Pepsi’s lethal “Quantity Fever” marketing campaign | Boing Boing

Pepsi's deadly "Number Fever" campaign | Boing Boing


Within the Nineteen Nineties Pepsi ran a promotion within the Philippines that gave folks the prospect to win money prizes if the three-digit quantity printed on the within of a Pepsi bottle cap matched the quantity introduced on nationwide tv. The marketing campaign resulted in a large enhance in Pepsi gross sales, and it is estimated that half the folks within the Philippines participated.

Hysteria over the sport led to “homicide within the streets,” says author Jeff Maysh, who wrote the function article in Bloomberg, “Number Fever: The Pepsi Contest That Became a Deadly Fiasco.”

Quantity Fever flew off the rails when “349” was introduced on TV because the profitable quantity. The issue was that 349 had been beforehand declared a nonwinning quantity earlier within the marketing campaign. Tons of of 1000’s of 349 bottle caps have been floating round (Pepsi had printed over 600,000), and so numerous folks assumed they’d all of the sudden change into millionaires. Pepsi refused to honor the prizes and other people rioted, leading to deaths and accidents.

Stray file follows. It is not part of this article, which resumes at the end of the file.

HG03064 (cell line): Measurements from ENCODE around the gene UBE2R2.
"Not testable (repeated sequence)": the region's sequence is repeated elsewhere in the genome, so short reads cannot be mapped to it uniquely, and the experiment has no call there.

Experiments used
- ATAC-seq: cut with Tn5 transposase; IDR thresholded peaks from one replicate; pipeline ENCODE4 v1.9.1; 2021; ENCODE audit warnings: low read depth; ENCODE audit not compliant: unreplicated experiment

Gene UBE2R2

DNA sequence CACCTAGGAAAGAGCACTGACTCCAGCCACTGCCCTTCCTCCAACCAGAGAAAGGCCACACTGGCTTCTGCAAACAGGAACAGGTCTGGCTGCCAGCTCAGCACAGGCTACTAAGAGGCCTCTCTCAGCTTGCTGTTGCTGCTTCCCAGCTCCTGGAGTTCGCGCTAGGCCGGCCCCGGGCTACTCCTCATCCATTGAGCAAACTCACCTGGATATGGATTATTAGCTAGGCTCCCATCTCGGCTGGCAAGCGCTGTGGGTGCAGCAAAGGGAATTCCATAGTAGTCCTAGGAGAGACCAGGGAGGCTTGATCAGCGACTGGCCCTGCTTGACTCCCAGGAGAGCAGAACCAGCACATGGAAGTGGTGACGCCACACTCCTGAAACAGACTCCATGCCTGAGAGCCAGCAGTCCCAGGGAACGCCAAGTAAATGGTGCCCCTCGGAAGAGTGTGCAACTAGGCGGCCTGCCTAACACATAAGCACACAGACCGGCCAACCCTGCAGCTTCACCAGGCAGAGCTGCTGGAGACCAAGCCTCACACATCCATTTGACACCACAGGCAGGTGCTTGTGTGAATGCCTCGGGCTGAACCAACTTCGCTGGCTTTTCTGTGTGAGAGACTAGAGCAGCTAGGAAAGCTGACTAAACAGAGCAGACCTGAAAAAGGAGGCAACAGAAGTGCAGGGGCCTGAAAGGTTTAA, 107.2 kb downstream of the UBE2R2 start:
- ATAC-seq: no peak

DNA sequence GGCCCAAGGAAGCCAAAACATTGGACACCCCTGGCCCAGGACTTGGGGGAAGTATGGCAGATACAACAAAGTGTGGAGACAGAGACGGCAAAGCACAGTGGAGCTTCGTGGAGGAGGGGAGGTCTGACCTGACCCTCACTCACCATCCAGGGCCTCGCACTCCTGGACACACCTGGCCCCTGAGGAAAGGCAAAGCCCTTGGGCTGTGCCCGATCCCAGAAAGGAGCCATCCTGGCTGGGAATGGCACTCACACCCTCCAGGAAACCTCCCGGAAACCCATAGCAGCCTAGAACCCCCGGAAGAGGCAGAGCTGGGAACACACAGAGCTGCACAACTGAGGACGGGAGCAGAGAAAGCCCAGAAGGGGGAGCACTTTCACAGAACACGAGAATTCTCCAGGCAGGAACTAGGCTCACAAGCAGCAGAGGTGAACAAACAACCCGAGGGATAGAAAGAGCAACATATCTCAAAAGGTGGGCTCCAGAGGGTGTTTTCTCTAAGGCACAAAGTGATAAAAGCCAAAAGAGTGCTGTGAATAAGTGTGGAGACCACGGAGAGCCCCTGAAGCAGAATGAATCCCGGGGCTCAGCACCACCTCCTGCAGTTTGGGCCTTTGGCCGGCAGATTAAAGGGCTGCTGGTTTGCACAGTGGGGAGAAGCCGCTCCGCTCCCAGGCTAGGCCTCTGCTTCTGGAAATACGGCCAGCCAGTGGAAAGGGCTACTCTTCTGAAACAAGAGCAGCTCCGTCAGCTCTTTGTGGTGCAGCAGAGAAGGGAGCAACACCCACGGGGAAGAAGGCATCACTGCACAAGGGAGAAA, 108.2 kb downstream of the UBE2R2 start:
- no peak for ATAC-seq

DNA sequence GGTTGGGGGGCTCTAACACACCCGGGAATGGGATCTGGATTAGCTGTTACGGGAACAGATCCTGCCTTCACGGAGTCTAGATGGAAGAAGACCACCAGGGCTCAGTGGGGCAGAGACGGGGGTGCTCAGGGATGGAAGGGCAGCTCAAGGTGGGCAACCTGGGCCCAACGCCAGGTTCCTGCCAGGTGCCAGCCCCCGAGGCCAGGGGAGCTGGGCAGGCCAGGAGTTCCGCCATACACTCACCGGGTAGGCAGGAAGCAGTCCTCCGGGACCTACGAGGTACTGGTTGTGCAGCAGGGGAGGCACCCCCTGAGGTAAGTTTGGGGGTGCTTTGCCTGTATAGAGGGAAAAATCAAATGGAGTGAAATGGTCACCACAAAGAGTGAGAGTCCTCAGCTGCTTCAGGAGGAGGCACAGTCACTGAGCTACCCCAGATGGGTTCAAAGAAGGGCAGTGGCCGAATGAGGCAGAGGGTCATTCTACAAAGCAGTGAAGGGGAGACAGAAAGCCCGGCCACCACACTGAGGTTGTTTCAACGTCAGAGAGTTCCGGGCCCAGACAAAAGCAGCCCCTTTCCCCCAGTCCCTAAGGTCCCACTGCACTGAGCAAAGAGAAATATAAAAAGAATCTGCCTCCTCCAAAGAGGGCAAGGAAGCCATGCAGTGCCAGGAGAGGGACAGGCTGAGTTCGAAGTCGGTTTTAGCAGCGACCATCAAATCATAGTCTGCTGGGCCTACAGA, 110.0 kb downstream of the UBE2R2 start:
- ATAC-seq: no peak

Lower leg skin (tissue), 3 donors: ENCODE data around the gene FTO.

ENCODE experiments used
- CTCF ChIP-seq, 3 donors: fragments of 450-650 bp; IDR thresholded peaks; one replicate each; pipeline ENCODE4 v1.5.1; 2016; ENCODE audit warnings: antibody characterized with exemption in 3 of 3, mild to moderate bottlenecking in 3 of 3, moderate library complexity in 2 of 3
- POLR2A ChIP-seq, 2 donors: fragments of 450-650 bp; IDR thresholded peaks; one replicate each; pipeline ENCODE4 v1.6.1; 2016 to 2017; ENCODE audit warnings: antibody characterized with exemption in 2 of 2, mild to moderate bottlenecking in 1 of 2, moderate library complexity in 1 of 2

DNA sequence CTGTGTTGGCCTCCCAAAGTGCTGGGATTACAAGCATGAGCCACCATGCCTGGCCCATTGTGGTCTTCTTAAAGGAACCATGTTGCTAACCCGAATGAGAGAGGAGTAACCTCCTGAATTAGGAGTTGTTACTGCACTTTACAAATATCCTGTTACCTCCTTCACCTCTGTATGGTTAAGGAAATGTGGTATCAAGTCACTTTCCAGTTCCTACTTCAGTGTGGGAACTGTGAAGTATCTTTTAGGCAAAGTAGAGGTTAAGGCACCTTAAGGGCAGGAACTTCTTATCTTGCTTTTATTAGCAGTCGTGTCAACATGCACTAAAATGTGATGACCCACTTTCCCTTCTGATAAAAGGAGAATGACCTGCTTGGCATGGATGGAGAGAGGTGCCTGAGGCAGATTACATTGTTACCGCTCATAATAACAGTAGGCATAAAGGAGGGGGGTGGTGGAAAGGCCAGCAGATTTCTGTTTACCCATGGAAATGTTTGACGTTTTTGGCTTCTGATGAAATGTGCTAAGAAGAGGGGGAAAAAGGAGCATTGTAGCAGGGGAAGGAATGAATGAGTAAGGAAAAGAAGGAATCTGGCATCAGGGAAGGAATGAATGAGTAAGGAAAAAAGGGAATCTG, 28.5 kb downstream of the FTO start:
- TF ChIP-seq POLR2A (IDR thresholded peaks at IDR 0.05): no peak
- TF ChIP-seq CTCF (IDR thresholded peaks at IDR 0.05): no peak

From Maysh’s piece:

And the chaos continued. Protesters in Quezon Metropolis burned tires. Speculators provided wads of money for 349s in hopes of a much bigger payoff later. Even police weren’t proof against the frenzy. One Nationwide Bureau of Investigation (NBI) officer arrived on the Quezon Metropolis plant with an empty attaché case to hold dwelling his million pesos. “Pepsi both pays,” he informed a reporter, “or they shut down.”

As days was weeks after which months, some 10,000 claimants filed fits demanding cash. Molotov cocktails crashed into Pepsi factories and dozens of supply vehicles, their drivers dousing the flames with 7 Up. The Pepsi-Cola Hotshots basketball crew modified its identify to the 7-Up Uncolas. Executives started touring with bodyguards, and the corporate moved American staff overseas, save for one who’d labored in Beirut. “We have been consuming dying threats for breakfast,” Vera, the advertising director, later informed a reporter. At a riot in Manila, a 64-year-old protester named Paciencia Salem, whose husband had died of coronary heart failure throughout a march, informed a journalist, “Even when I die right here, my ghost will come to struggle Pepsi.”



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